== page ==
Arguably this shows how Greece has come to be in the position they are, by surrendering all monetary powers to the Euro and relying too heavily on cheap loans to cover up the market deficiencies in Greece. Greece hasn’t produced enough over the last decade to cover the costs of their imports and high standard of living, and instead have used the Euro to buy cut-price loans to induce growth. By joining the Euro, Greece can no longer change the value of their currency anymore as they cannot just print more money; they belong to a larger monetary state where they have to abide by rules. This is a useful tactic that the UK and USA for example have used to help try and stimulate growth. But Greece knew this when they joined the Euro and instead should have instated tighter fiscal regulation. Criticism should also go the international organisations which continued to provide Greece with money, despite knowing it was country with a poor history for fiscal discipline that couldn’t possibly pay the money back. So Greece do not have a lot of options right now apart from implementing tighter fiscal policies, which seems too little too late.
So Greece is faced with the same issue that Argentina had all those years back, do they dare default on their debt? Greece would have to drop out of the Euro, which would cause massive unrest to Greece and the rest of the Euro. They would have to start again with a new currency which would be of so low value against the rest of the market, that any imports would become very expensive. There would be the problem that they don’t have a new currency waiting in their banks, they would need to print notes and coins which would take time and money that Greece don’t have. A default would also mean a complete lack of faith their market for foreign investors, and they would lose any help from the international organisations that are currently loaning them billions of Euros. But there could be some positives; the money they are being loaned from other countries is just saddling them with more debt which they can’t afford, the new low valued currency would boost exports as they would become cheaper in the foreign markets (though Greece don’t export enough to rely on this strategy) and it could help Greece to just accept their situation and look to the future instead (aka getting the bad stuff out of the way sooner rather than later).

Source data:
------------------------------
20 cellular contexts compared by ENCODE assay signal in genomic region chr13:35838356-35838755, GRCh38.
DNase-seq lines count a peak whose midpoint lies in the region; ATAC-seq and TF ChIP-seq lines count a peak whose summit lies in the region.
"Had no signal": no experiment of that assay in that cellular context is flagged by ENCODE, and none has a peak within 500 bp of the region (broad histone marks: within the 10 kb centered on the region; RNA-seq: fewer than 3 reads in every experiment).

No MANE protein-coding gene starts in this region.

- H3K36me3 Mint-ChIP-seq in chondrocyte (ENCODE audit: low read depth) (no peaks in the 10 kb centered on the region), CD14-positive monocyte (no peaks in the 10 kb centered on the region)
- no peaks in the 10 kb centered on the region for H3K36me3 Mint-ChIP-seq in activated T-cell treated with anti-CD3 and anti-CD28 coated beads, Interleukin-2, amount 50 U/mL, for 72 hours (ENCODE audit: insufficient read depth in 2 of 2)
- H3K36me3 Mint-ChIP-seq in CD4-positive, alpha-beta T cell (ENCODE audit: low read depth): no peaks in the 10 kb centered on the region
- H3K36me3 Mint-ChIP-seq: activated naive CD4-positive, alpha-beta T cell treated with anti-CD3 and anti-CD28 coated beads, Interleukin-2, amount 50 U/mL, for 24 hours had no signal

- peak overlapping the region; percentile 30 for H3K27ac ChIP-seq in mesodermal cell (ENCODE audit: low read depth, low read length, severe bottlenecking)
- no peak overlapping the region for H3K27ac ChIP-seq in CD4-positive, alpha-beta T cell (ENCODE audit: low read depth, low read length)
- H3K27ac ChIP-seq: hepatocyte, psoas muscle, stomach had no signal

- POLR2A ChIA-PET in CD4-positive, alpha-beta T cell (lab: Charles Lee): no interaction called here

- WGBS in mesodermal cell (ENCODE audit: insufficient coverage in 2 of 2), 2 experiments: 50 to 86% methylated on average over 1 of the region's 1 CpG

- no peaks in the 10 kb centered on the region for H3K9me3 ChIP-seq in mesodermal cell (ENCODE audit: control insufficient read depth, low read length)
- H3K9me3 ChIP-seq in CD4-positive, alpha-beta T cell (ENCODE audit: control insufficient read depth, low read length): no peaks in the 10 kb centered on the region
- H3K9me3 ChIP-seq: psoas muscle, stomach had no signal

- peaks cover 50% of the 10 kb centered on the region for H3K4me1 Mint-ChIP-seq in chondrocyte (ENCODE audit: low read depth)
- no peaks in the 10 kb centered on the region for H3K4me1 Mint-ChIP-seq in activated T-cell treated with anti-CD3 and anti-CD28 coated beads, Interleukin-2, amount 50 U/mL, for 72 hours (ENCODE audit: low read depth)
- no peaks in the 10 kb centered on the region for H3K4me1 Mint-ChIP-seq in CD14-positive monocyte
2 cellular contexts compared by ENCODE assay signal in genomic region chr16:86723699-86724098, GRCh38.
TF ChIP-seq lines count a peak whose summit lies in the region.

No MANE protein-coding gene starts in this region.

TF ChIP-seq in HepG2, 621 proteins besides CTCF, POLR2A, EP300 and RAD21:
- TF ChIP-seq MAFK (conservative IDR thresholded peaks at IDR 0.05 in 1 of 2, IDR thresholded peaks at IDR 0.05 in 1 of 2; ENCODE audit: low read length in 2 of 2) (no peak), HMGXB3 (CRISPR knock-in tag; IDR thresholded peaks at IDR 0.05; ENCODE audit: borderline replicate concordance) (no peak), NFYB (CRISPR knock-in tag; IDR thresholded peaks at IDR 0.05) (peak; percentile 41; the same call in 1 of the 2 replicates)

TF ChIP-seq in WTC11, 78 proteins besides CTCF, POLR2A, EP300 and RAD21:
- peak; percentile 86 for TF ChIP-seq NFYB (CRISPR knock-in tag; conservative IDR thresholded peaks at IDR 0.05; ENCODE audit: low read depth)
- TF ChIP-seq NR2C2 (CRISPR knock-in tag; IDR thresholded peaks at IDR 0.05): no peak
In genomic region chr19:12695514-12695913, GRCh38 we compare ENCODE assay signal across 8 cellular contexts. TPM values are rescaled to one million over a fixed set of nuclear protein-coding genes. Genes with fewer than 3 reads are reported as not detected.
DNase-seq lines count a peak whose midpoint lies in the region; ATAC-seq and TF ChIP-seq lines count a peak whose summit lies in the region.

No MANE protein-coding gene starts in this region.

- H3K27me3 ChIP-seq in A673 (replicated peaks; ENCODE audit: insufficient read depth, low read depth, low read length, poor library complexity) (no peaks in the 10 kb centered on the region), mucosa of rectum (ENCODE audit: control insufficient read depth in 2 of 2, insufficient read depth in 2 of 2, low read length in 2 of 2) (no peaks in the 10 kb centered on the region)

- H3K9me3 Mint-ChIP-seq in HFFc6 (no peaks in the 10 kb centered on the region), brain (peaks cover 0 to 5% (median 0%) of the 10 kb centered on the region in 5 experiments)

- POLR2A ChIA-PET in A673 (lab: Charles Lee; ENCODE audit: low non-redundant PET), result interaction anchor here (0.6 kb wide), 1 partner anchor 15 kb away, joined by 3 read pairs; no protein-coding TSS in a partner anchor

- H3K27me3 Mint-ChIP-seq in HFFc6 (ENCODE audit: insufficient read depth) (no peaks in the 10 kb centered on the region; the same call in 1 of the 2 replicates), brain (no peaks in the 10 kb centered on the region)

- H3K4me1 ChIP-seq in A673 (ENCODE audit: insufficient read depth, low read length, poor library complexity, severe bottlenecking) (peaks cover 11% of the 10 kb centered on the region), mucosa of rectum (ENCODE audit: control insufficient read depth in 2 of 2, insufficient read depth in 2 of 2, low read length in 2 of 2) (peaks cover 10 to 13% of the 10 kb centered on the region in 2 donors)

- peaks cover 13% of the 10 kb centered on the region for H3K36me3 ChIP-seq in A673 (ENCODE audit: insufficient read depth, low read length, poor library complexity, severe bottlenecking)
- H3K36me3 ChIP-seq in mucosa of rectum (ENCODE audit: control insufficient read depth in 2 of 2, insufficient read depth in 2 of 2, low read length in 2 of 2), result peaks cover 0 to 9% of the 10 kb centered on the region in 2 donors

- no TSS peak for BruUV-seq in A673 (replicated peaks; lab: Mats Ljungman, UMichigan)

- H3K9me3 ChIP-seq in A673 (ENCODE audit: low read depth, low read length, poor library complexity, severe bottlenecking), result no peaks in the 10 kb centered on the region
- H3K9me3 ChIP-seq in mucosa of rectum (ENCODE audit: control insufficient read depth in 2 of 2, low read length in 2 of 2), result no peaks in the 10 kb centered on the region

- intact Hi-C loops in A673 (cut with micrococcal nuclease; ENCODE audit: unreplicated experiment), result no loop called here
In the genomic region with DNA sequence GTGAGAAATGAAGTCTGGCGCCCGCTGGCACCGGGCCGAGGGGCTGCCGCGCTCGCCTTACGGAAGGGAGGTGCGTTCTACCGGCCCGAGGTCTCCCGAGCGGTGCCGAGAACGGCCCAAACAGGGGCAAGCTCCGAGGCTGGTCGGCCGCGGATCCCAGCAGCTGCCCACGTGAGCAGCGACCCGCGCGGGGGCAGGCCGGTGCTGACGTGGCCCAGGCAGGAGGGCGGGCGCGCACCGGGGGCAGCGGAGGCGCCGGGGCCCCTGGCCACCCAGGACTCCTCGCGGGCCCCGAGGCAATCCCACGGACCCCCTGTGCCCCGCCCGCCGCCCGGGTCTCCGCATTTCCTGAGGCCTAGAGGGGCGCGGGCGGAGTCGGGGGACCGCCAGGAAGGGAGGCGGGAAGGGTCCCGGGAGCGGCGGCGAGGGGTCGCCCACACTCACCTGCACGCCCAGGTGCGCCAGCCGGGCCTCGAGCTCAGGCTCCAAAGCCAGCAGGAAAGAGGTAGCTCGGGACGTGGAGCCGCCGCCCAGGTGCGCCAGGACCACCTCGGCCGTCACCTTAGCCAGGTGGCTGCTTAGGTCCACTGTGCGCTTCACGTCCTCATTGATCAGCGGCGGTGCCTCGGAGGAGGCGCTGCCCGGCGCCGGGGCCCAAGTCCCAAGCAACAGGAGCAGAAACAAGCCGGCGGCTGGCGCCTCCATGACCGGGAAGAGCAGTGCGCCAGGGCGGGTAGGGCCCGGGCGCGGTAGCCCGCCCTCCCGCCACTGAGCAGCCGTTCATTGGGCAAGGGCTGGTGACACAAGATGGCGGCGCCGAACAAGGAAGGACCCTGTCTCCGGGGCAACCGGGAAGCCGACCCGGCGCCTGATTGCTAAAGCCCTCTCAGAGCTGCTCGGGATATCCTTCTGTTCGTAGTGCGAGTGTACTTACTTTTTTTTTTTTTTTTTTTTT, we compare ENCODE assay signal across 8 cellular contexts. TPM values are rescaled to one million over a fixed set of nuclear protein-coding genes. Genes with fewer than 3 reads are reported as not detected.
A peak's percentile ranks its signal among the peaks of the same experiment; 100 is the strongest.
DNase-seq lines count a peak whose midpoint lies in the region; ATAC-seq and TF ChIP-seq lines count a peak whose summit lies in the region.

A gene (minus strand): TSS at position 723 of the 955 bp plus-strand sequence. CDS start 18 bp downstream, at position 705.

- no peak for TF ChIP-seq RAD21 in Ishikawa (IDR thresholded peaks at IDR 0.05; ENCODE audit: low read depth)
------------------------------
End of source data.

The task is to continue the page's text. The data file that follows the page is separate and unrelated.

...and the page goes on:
But there could be a vital difference between Greece and Argentina. Both countries followed a similar path to recession (fixed exchange rate and reliance on debt) but the difference between the two is that Greece lives in a world far more connected that the one Argentina lived in. Greece is part of the Euro, which would face massive repercussions from a Greek default, giving them motivation to help Greece out much more effectively than the IMF did with Argentina. A Greek default would also affect America and China heavily, with a big share of their exports to the Euro region, while the big multinationals of the world are heavily linked in different countries of the world. If Greece can hang onto one difference from the Argentina of 2001, it is that if they are forced to default, it could have a much bigger impact on the world than Argentina did, which gives an added incentive to the rest of the world to react.